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The State With the Deadliest Traffic in America Admits Its High-Speed Streets Have to Change

In the last few years, the traffic fatality rate in America has risen alarmingly high, wiping out a decade of progress and widening what was already an enormous gap between the U.S. and peer nations like the UK, Japan, and Germany.

A primary reason so many people get killed in car crashes in this country is the prevalence of streets designed for lethal driving speeds. The national traffic safety establishment finally seems to be confronting the problem. Earlier this month the National Transportation Safety Board released a draft report with several recommendations to curtail deadly speeding. Advocates hailed the report as a breakthrough that should spur change at transportation agencies around the country.

One state transportation agency that's taking steps to get motor vehicle speeds under control is Florida DOT, reports Rayla Bellis at the State Smart Transportation Initiative. As the most dangerous state for walking and biking, Florida also has the most room for improvement. Bellis reports that the state DOT will not just be reducing speed limits, but also redesigning streets for greater safety:

The Florida Department of Transportation plans to lower speed limits and design speeds in some areas from their current 40-45 mph limit to a 25 mph limit to improve roadway safety. They will start with a pilot program in the Tampa Bay region. This makes FDOT one of the first states to tackle head-on the safety impacts of vehicle speeds.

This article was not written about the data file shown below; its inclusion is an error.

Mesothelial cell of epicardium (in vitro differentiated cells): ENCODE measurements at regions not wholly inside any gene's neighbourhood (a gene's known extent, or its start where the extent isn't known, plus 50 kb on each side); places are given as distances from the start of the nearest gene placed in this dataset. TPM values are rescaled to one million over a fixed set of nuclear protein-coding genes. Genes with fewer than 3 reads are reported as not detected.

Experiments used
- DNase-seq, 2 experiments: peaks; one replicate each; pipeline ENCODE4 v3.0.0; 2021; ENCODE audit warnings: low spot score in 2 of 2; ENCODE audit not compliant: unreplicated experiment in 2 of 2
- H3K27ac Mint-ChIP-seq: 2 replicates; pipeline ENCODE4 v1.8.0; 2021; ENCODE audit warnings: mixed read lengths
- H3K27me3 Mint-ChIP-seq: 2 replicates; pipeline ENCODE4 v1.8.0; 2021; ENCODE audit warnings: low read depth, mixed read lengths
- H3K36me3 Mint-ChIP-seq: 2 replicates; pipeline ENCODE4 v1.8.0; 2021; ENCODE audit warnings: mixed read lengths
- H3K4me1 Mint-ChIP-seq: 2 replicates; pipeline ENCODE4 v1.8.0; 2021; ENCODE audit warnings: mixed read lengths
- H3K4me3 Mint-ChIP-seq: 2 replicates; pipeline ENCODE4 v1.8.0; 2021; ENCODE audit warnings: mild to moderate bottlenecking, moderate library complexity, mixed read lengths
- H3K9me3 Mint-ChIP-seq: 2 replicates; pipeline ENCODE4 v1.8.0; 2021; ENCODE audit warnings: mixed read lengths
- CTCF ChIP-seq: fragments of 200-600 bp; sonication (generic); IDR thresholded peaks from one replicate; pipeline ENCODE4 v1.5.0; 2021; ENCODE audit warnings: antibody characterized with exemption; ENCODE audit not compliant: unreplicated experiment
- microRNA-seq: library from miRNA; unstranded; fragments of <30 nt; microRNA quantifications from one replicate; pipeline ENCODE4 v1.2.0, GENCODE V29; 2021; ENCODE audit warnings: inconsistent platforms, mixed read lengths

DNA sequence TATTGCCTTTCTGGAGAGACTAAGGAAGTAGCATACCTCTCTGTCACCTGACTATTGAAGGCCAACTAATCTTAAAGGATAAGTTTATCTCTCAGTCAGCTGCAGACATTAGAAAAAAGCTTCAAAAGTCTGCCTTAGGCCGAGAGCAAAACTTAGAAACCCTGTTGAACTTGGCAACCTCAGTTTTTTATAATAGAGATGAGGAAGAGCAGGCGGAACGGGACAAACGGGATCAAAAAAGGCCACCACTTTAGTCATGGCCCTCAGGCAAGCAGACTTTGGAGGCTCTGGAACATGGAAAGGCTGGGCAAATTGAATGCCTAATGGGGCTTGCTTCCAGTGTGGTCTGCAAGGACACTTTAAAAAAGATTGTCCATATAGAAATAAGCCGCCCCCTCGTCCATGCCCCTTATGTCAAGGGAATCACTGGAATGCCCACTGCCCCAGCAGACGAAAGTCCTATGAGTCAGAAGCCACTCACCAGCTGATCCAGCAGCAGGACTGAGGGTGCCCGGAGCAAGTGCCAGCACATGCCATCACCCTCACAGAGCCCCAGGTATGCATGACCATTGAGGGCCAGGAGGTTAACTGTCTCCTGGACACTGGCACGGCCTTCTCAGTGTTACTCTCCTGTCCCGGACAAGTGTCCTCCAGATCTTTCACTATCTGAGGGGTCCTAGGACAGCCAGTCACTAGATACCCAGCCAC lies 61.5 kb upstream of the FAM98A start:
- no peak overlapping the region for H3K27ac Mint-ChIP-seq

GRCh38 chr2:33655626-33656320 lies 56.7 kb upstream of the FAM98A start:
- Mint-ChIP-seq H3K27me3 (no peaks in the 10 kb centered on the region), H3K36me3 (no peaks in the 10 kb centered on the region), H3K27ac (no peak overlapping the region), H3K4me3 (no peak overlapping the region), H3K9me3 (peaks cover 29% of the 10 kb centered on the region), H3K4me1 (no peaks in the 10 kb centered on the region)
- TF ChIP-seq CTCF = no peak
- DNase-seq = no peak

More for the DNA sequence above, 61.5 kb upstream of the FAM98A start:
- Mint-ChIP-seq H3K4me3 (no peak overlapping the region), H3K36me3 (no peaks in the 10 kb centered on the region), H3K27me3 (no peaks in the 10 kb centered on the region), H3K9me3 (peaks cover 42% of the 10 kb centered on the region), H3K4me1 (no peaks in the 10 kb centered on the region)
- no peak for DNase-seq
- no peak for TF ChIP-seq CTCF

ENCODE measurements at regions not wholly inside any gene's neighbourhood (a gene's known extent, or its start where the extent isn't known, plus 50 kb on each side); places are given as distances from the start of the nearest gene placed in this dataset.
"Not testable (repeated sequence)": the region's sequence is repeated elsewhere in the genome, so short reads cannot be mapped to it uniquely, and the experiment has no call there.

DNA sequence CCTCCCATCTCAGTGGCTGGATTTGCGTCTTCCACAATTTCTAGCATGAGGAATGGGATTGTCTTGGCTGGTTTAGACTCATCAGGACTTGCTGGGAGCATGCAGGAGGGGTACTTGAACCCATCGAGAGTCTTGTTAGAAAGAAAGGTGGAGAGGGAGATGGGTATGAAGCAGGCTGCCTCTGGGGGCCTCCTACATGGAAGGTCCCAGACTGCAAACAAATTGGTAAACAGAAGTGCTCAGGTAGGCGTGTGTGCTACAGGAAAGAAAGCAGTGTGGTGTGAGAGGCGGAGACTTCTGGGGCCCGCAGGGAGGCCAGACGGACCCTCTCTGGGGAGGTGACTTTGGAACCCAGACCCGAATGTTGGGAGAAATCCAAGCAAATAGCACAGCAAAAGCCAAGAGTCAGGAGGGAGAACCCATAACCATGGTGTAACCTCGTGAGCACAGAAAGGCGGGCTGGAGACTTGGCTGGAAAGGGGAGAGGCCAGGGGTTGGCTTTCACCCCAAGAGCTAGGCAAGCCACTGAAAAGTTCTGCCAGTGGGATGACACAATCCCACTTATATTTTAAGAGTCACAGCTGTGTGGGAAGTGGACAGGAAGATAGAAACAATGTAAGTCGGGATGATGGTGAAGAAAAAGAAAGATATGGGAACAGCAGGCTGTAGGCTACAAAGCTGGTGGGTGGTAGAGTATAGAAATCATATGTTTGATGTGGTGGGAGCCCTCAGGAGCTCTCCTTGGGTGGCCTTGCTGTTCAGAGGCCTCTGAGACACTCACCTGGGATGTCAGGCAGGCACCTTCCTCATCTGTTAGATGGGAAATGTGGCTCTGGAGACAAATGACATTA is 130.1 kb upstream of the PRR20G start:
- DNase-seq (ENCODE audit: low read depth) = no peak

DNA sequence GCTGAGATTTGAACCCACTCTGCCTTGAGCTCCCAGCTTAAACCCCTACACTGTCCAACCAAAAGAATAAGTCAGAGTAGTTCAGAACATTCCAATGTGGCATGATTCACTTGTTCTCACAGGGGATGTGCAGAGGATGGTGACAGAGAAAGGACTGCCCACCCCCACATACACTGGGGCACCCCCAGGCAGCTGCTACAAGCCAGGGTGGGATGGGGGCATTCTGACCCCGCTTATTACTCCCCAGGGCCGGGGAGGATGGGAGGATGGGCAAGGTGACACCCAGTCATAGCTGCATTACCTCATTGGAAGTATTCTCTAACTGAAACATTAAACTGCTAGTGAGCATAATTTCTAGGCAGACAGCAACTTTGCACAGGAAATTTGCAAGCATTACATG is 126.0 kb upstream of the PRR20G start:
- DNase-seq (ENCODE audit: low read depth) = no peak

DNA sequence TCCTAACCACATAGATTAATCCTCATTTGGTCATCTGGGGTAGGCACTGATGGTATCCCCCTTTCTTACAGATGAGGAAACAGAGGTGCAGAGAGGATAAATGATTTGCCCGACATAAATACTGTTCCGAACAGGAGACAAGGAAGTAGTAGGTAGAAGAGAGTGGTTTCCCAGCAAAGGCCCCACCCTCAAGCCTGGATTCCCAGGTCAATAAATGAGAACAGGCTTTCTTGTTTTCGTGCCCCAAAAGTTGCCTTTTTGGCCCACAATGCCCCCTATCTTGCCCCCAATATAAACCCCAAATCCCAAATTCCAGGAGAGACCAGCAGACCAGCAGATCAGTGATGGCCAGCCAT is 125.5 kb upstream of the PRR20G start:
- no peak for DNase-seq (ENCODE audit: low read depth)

Speed is one of the most significant factors in roadway crashes and fatalities in the U.S., and an especially serious problem for pedestrians and bicyclists. A 2011 study conducted by the AAA Foundation for Traffic Safety found that nine out of 10 pedestrians survive a crash with a car going 20 mph. However, only five out of 10 pedestrians survive when hit at 30 mph, and just one in 10 survive when hit at least 40 mph.

FDOT has been working to improve conditions for people walking and biking since 2014 through the department’s Complete Streets implementation initiative, which aims to address the state’s ongoing pedestrian danger epidemic. FDOT is also considering other strategies for reducing vehicle speeds, including reducing lane widths to 10 feet in some urban areas. The department will be finalizing its plans later this year based on feedback submitted by stakeholders in response to the department’s draft FDOT Design Manual and new draft Complete Streets Handbook.

FDOT’s government liaison administrator Stephen Benson noted, “When people drive slower, it improves safety. If we don’t design roads like a highway, they won’t drive on the roads like a highway.”

More recommended reading today: Systemic Failure gives a virtual tour of a very pedestrian-unfriendly BART station. And City Observatory considers whether you can call a house with a three-car garage a "net zero" energy home.

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